“This is likely the most significant advance in the treatment of canine HSA in the last three decades,” said study co-author Jaime Modiano, V.M.D., Ph.D. professor in the University of Minnesota College of Veterinary Medicine and member of the Masonic Cancer Center, University of Minnesota.

Canine HSA is a common, aggressive, incurable sarcoma. It is remarkably similar to angiosarcoma, which affects humans. Both cancers typically spread before diagnosis and the survival time for affected patients is extremely short, even with aggressive treatment. Only 50% of humans diagnosed with angiosarcoma live longer than 16 months and the prognosis for dogs with HSA is similarly dire: less than 50% will survive 4-6 months and only about 10% will be alive one-year after their diagnosis.

The study tested a drug called eBAT, invented by study senior author Daniel Vallera, Ph.D., professor at the University of Minnesota Medical School and Masonic Cancer Center.

“eBAT was created to specifically target tumors while causing minimal damage to the immune system. HSA is a vascular cancer, meaning it forms from blood vessels. eBAT was selected for this trial because it can simultaneously target the tumor and its vascular system,” said Vallera.

Traditional cancer treatments have side effects that can be very hard on patients. “In this trial we aimed for a sweet spot by identifying a dose of eBAT that was effective to treat the cancer, but caused no appreciable harm to the patient. Essentially we’re treating the cancer in a safer and more effective way, improving quality of life and providing a better chance at survival,” lead study author Antonella Borgatti, D.V.M., M.S., associate professor with the University of Minnesota College of Veterinary Medicine said.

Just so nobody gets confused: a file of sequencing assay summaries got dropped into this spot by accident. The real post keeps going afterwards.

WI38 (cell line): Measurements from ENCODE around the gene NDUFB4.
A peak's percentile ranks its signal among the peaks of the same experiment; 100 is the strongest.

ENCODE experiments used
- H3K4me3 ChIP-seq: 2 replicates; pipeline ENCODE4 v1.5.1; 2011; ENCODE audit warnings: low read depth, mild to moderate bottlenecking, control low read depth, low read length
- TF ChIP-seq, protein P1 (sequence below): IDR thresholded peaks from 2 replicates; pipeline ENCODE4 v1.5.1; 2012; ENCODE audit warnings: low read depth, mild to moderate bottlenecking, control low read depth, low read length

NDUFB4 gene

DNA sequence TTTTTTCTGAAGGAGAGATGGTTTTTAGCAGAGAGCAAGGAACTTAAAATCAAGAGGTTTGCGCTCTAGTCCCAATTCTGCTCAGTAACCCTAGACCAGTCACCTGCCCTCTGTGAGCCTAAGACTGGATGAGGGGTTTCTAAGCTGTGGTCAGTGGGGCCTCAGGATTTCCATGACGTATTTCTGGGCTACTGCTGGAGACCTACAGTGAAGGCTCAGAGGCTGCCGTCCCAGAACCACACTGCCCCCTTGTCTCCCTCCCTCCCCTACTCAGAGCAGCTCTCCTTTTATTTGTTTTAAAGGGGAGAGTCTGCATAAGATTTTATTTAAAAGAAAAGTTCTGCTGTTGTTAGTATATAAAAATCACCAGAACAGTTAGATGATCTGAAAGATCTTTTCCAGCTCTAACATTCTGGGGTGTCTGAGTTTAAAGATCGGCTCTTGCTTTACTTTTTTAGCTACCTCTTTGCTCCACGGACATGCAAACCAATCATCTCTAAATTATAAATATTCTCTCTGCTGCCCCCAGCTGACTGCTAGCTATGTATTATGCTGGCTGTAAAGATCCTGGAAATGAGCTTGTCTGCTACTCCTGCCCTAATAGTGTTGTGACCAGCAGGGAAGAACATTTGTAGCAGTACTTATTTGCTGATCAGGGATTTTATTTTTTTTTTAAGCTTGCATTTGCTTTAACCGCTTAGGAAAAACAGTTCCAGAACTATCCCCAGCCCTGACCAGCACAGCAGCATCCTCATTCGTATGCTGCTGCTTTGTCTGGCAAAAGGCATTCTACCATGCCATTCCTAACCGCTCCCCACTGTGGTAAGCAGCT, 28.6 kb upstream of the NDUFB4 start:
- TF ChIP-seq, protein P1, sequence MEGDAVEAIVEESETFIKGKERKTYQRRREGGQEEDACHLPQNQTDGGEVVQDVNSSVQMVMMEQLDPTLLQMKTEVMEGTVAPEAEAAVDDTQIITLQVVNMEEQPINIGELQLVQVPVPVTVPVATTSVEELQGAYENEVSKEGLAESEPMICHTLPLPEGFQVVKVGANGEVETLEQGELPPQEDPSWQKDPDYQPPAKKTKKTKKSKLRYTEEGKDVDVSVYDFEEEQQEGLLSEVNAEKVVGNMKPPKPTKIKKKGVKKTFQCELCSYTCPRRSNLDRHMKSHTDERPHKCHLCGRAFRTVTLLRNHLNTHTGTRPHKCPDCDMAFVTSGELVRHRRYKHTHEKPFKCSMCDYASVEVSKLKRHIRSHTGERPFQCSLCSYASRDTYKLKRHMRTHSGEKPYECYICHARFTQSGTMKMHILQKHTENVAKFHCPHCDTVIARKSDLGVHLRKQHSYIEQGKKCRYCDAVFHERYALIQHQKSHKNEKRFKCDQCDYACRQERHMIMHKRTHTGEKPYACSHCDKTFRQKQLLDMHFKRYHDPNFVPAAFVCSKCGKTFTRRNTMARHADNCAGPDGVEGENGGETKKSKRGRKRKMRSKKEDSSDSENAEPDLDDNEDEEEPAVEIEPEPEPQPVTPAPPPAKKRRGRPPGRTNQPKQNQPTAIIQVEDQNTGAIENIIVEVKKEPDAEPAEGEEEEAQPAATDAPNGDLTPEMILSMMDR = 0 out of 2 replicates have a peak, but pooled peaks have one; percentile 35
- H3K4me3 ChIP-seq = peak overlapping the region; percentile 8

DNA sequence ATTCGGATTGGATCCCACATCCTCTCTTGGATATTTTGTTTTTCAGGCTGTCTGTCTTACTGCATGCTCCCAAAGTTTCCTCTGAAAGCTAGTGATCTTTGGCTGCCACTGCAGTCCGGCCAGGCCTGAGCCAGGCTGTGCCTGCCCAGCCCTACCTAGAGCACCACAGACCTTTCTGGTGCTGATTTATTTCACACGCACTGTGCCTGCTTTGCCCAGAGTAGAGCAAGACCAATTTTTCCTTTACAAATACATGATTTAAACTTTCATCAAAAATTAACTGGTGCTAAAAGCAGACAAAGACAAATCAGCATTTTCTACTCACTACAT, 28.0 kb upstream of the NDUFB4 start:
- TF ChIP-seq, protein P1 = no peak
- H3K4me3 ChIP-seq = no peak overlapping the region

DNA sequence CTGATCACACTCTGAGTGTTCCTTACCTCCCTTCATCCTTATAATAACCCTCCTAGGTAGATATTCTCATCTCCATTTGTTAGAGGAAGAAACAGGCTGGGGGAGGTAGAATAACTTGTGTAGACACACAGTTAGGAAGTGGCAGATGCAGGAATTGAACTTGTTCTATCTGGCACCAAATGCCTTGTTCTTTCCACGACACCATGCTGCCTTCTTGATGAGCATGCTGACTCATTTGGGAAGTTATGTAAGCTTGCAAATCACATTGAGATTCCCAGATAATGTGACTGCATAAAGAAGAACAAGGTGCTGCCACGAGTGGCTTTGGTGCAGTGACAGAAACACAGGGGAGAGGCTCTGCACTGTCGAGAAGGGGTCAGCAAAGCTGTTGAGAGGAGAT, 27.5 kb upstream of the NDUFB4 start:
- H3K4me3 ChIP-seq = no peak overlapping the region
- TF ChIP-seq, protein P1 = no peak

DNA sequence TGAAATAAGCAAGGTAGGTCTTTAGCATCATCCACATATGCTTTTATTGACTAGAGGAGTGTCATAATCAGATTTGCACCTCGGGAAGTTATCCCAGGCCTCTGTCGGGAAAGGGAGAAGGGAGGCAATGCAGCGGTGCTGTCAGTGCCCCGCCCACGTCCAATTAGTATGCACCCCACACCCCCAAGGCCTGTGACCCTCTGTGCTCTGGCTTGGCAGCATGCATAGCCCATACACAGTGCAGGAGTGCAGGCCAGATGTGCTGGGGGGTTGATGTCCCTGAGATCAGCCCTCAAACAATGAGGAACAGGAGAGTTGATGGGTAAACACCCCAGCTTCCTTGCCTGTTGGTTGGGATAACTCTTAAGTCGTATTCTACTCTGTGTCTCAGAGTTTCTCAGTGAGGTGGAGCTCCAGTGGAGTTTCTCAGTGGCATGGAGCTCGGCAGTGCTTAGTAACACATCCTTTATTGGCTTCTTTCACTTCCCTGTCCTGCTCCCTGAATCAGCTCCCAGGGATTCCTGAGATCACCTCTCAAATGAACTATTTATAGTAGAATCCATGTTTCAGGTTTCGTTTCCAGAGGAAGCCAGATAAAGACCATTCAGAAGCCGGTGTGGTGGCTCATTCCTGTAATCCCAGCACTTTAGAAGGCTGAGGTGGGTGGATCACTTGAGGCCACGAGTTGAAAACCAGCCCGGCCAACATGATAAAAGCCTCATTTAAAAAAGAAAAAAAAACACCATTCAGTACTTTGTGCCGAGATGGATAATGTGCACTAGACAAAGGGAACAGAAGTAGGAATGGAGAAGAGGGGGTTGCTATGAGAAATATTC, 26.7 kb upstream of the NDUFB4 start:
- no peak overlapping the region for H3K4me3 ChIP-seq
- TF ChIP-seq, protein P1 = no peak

eBAT was tested on 23 dogs of various breeds, both large and small, with HSA of the spleen. Dogs received three treatments of eBAT after surgery to remove the tumor and before conventional chemotherapy. The drug treatment improved the 6-month survival rate to approximately 70%. Furthermore, five of the 23 dogs that received eBAT treatment lived more than 450 days.

The positive results for canine patients, the similarities between this cancer and angiosarcoma in humans, and the fact that many other tumor types can be targeted by eBAT, make a strong case for translating this drug into clinical trials for human cancer patients. The researchers want these results to bring hope to those touched by this disease.

“This drug was invented here at the University of Minnesota, developed here, manufactured here, tested here and showed positive results here. We would also like this drug to achieve positive outcomes for humans here,” Modiano said.

“The ultimate goal for all of us is to create a world in which we no longer fear cancer,” Modiano said.

This project is an example of the remarkable progress that is being made through collaborations among the multiple colleges and schools within the University of Minnesota’s Academic Health Center.

Funding was provided by many sources, including various foundations and individuals along with the National Institutes of Health, showing the broad interest in identifying cures for these devastating cancers.